By allowing ads to appear on this site, you support the local businesses who, in turn, support great journalism.
Waste water & squander our economic wealth
Placeholder Image
My first ride in a helicopter was terrifying.

It wasn’t because of the flight but rather it was what I saw.

It was late in the summer of 1977 and California was in the death throes of a serious drought.

Rocklin, Lincoln, Auburn and the Loomis Basin were all served with surface water from the PG&E system dating back to the Gold Rush era that was fed by Fordyce Reservoir, Eagles Lake, and Lake Spaulding on the Yuba River in the upper reaches of Nevada County.

PG&E was worried that people weren’t getting the message that the drought was for real. People had grown pretty complacent in California since the Central Valley Water Project was built during the real Depression and the State Water Project was added years later. Water was never a worry. You just turned on the faucet and it was there.

Roseville residents, by comparison, had no problem taking water conservation seriously. Many literally drove by the city’s source of water – Folsom Lake – on the way to and from work. They could see the remnants of old wide spots in the road that were flooded when the dam filled. They saw the endless sand where water once stood. They understood the drought was for real. That wasn’t, however, the case in PG&E water service territory.

PG&E thought the answer might be providing visual evidence of how bad it really was in terms of their water system.

So they arranged for The Press-Tribune to dispatch a reporter/photographer departing from the PG&E helipad at their operations center in Auburn.

The first view of Fordyce from the air was stunning. It was early August and the lake was about 75 percent empty. The pilot landed on the dam crest. They suggested I get out and walk a ways from the helicopter to get additional photos. It was an unnerving walk. On one side of the 965-foot long dam, it was 143 feet straight down the rock fill face to the ground. The water level on the other side was 100 feet below.

On the way back to Auburn, they made several sweeps over Lake Spaulding so I could get panoramic shots of literally hundreds of tree stumps that hadn’t been exposed since the days the reservoir was created.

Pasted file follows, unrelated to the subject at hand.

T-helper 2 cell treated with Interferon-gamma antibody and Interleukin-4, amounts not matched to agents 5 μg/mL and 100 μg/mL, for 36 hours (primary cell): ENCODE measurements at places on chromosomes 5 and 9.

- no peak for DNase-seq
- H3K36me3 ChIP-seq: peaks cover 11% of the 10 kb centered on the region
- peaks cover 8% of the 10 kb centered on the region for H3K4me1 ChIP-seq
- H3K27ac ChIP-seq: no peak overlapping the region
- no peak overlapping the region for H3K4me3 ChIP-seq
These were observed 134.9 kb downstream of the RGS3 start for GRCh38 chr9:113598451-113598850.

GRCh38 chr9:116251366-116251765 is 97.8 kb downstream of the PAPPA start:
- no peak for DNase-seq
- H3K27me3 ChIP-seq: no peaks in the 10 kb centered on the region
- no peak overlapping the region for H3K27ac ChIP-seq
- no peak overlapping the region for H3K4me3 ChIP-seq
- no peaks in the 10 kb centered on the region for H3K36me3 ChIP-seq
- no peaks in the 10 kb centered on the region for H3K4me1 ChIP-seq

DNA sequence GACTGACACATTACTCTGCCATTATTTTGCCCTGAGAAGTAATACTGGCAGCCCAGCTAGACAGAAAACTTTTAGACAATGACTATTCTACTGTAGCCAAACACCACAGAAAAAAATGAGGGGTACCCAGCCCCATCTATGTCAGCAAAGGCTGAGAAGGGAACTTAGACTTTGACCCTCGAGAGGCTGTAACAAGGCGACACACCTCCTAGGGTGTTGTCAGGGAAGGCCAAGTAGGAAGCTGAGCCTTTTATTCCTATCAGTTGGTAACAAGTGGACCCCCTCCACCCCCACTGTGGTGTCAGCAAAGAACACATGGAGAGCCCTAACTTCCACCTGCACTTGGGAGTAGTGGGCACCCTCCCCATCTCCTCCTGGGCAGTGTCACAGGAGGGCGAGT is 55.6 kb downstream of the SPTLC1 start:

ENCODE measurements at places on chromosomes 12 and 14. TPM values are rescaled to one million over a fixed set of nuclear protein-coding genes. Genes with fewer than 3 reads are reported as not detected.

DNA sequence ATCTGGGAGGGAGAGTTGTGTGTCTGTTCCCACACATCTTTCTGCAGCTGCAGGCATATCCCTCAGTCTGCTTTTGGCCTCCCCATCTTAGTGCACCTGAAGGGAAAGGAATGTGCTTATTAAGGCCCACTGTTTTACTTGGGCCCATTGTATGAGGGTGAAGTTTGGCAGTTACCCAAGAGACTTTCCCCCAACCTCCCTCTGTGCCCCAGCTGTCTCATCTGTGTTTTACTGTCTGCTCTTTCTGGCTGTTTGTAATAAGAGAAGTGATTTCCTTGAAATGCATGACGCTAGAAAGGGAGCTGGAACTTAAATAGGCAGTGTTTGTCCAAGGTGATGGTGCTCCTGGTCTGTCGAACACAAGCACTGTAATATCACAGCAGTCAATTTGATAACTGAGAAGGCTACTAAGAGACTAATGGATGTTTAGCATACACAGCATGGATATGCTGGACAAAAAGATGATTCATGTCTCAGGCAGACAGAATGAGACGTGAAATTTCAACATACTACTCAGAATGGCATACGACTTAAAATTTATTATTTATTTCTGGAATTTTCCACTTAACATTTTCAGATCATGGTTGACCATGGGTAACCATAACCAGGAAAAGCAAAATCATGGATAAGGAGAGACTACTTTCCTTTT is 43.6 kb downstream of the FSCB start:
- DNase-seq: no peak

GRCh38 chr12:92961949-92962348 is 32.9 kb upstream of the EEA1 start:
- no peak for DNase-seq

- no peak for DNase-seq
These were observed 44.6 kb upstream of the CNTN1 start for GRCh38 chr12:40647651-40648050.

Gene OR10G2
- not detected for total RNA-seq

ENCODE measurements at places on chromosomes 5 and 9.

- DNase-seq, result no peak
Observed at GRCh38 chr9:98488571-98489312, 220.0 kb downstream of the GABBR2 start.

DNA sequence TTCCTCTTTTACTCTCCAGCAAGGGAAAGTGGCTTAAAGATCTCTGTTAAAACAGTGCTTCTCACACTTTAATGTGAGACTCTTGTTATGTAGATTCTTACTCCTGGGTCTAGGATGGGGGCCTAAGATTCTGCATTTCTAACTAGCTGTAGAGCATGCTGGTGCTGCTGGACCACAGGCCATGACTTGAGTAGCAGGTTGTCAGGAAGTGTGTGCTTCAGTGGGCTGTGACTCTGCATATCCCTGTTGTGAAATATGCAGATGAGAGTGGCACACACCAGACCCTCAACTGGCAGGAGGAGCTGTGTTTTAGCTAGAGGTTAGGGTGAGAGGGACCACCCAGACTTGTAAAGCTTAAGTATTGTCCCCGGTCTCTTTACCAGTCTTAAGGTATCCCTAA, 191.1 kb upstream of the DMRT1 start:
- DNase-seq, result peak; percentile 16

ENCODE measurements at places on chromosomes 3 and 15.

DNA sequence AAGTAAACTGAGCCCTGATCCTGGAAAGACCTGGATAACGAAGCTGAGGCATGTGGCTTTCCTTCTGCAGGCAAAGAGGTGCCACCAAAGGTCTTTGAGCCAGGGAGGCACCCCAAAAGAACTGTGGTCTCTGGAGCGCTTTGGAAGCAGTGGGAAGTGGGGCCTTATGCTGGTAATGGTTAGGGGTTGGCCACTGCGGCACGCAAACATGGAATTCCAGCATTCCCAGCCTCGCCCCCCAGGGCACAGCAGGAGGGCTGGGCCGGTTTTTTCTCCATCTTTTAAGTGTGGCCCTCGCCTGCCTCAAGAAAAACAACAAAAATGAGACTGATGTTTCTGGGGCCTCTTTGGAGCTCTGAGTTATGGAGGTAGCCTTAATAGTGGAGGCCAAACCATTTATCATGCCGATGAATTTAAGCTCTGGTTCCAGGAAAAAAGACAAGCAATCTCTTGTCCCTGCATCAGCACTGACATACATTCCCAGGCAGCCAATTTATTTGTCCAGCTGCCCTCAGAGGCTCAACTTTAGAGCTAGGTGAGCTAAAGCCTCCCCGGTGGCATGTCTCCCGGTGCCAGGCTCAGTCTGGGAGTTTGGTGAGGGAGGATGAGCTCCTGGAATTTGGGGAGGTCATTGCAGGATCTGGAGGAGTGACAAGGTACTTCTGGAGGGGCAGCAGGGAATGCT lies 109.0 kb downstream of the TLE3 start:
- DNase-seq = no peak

That was the day I became a hardcore believer in wasting water as a Californian is akin to committing suicide.

California as we know it was made possible by the ability to transfer water from areas of the state with great abundance to the Mediterranean-style dry climate regions of the state that lacked adequate precipitation. It is what created our agricultural production that is second to none on earth. It is also what created our great coastal cities. It is what made towns like Manteca, Ripon, and Lathrop possible.

The experts say the drought in 1976-77 wasn’t as severe as what we’re experiencing today. That’s scary for several reasons. First, there are 15 million more Californians today – 38 million in all – than there was in 1977. The reason we have been able to get as far as we have in the current three year drought without major cutbacks to this point has to do with conservation efforts, particularly among the farming community.

Pumping water costs money. If you doubt that ask a farmer how much his PG&E bill is each month. Irrigation water from surface sources is also costly. So farmers – particularly those who aren’t corporate endeavors such as down the west side of the Southern San Joaquin Valley – have come up with innovative ways to use less water. The same is true of urban users although their water reduction numbers aren’t quite as impressive as the farming community.

And by all indications, we can still cut water use further by doing everything from watering lawns less – the first drought we learned we had been overwatering them and helping keep them a bit unhealthy – to cutting down on the length of showers.

Water is California’s lifeblood.

Spilling it in waste is the same as squandering our future.